Which is to say that fresh fava beans must first be unwrapped before you make this pretty swell pasta dish with them.

Hey, I’m just trying to help.

This is around two pounds of fresh favas.

When you open the pod this is what you’ll find. Just pop all the beans out and toss the pods.

Rinse the beans in cold water.

Blanch them in well-salted water for a minute. Make sure not to toss the water because you are planning to cook the pasta in it. You are planning on doing that, right?

Using a slotted spoon remove the beans from the boiling water and toss them into an ice bath. This will prevent the favas from becoming overcooked and mushy, which can happen pretty quickly.

What you need to do now is pop the edible bean out from inside the shell, like so.

Just in case you haven’t seen it before, this is what we’re dealing with. The bright green bean on the left is the edible fava; on the right is a bean that’s still in its outer shell.

What I wound up with is around a cup’s worth of cooked favas.

In a large pan saute one large shallot, four or five garlic cloves and some hot pepper in olive oil until softened but not browned.

Add the beans, a dozen or so chopped mint leaves and the zest of one small lemon. Stir and saute for a minute.

Then just stir in your pasta (a half pound here), some pasta water to moisten things (a half cup or so), and maybe 3/4 cup of grated Parmigiano-Reggiano.

And that is that.

Ready to serve. And no unnecessary chewing.

How (not) to make agnolotti

5 Nov

It is better to keep your mouth closed and let people think you are a fool than to open it and remove all doubt. — Mark Twain

I’ll be straight with you, okay. If I called this stuff agnolotti in the Piedmont, the region in Italy where the pasta shape is most common, I’d be sent packing like the Brutto Americano that I am. Strictly speaking, agnolotti are filled with roasted meats or vegetables. Add cheese to the mix and, well, you’ve got yourself some ravioli is what you’ve got.

I knew this going in. A perfectly acceptable agnolotti filling (three parts roasted parsnips to one part leeks, all nicely caramelized) was resting in the food processor, waiting for me to crack open yet another bottle of vino rosso when…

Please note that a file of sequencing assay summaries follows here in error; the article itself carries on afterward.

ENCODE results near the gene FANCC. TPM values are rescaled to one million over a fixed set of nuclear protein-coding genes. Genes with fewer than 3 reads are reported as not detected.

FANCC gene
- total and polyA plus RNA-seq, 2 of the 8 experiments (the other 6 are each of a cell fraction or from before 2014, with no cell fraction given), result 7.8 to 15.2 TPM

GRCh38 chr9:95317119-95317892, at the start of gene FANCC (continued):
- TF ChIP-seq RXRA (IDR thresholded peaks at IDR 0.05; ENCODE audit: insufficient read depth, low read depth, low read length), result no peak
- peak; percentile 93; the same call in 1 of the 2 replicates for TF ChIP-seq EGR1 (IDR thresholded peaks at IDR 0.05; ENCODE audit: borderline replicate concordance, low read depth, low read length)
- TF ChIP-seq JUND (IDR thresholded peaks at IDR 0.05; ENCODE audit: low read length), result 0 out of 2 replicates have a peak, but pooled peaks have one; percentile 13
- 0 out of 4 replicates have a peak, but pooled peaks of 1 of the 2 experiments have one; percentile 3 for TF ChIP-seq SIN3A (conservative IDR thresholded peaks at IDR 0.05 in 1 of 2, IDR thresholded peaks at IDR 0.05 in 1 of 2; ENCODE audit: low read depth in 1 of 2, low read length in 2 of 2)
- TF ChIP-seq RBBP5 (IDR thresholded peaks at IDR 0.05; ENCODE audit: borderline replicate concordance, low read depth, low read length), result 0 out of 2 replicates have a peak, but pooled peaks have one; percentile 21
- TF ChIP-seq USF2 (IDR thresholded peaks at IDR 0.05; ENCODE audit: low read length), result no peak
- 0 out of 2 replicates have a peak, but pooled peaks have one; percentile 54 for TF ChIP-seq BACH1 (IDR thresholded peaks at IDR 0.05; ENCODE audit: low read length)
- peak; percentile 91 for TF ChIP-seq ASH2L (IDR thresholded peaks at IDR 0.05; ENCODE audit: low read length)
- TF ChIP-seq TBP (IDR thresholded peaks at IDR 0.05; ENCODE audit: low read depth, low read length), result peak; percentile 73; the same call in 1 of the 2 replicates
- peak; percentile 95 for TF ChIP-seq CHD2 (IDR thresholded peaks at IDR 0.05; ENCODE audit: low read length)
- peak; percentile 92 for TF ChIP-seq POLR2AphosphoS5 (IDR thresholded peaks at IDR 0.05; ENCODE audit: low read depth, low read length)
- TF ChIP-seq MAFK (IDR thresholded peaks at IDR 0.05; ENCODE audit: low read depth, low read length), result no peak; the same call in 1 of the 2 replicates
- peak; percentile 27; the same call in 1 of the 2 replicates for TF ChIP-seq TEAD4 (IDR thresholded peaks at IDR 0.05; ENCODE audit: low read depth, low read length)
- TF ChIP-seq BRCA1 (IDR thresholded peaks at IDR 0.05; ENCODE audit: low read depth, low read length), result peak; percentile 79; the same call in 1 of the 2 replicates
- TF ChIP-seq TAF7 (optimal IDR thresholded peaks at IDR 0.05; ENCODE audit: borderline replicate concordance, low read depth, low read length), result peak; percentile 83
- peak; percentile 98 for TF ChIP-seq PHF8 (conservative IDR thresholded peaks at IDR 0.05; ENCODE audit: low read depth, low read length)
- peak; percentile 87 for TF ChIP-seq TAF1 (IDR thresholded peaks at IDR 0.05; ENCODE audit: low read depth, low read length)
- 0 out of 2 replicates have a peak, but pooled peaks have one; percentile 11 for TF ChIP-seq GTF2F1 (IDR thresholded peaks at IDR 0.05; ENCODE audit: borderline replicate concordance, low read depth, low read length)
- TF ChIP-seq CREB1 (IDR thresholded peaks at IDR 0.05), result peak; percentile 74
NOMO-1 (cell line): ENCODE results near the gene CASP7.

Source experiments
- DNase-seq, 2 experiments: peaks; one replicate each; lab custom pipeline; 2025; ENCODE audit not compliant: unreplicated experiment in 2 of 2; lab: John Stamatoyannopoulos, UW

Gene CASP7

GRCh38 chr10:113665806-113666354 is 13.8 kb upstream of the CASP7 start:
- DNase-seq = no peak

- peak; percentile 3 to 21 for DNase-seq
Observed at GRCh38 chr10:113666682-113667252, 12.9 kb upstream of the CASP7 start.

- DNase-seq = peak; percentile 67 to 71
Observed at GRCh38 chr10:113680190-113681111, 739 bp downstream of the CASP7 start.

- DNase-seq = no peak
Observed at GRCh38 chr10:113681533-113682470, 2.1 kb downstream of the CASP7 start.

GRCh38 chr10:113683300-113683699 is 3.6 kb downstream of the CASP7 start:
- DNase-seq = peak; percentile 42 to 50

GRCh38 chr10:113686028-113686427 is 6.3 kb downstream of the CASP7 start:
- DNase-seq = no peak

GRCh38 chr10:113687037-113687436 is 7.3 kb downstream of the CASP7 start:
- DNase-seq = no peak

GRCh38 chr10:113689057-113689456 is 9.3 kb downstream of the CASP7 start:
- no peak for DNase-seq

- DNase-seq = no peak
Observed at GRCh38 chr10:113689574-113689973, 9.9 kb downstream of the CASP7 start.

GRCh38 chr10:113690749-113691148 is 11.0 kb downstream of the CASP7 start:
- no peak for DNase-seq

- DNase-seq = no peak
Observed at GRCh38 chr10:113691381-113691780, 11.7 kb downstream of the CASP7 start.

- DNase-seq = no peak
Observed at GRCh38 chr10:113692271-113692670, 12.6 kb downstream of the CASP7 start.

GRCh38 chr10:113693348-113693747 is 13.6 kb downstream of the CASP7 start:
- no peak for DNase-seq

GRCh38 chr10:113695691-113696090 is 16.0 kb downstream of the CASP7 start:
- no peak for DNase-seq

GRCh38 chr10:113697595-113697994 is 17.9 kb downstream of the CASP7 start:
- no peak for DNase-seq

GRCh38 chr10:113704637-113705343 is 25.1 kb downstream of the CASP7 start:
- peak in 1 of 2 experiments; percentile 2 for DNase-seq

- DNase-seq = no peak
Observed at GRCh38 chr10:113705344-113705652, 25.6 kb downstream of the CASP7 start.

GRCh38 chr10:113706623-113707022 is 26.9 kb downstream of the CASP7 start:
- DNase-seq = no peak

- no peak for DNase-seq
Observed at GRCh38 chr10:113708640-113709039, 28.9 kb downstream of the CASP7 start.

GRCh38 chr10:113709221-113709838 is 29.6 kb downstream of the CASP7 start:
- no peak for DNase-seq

I just had to notice the one-pound tub of ricotta in the fridge, thereby reaching both for it and a little lemon zest.

Just, y’know, to screw things up.

Why anybody playing with a full deck would further listen to a knucklehead who would act in such a way is a mystery.

And yet here we are.

Might as well have a go at creating the shape of agnolotti.

Take about 3 cups of flour (I use double zero) and create a well in the middle. Mix together three large eggs, three or four egg yolks, one tablespoon extra virgin olive oil and a half teaspoon salt.

Using a fork, slowly incorporate the flour into the egg mix. Don’t rush it; just gradually, and in a circular motion, bring the flour into the egg a little at a time until a dough starts to form.

At this stage you’re ready to work the dough with your hands.

Pasta dough isn’t like pastry dough and so you don’t need to worry about being delicate with it. Just keep working it until the egg and flour are fully incorporated.

Whe a nice dough ball forms scrape away any remaining flour from your work surface. On the clean surface keep working the dough until it’s nice and smooth. If the dough feels too wet dust the surface with a little flour and incorporate it into the dough ball. The dough shouldn’t feel sticky when you touch it, but it shouldn’t be dry either. Again, don’t worry about being delicate. You could work pasta dough all night long and not mess it up.